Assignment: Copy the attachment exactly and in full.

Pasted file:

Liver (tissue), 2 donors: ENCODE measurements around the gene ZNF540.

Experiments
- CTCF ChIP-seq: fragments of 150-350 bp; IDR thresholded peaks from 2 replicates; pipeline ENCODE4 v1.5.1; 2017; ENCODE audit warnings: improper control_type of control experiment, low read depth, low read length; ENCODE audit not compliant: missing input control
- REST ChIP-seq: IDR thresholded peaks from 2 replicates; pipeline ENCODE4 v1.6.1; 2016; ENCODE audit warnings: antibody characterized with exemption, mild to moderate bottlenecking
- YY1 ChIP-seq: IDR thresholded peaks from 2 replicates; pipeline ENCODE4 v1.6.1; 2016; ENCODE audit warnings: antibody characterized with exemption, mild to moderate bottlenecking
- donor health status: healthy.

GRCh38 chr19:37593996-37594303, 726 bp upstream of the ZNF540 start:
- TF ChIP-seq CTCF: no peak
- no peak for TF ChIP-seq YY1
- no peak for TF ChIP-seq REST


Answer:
Liver (tissue), 2 donors: ENCODE measurements around the gene ZNF540.

Experiments
- CTCF ChIP-seq: fragments of 150-350 bp; IDR thresholded peaks from 2 replicates; pipeline ENCODE4 v1.5.1; 2017; ENCODE audit warnings: improper control_type of control experiment, low read depth, low read length; ENCODE audit not compliant: missing input control
- REST ChIP-seq: IDR thresholded peaks from 2 replicates; pipeline ENCODE4 v1.6.1; 2016; ENCODE audit warnings: antibody characterized with exemption, mild to moderate bottlenecking
- YY1 ChIP-seq: IDR thresholded peaks from 2 replicates; pipeline ENCODE4 v1.6.1; 2016; ENCODE audit warnings: antibody characterized with exemption, mild to moderate bottlenecking
- donor health status: healthy.

GRCh38 chr19:37593996-37594303, 726 bp upstream of the ZNF540 start:
- TF ChIP-seq CTCF: no peak
- no peak for TF ChIP-seq YY1
- no peak for TF ChIP-seq REST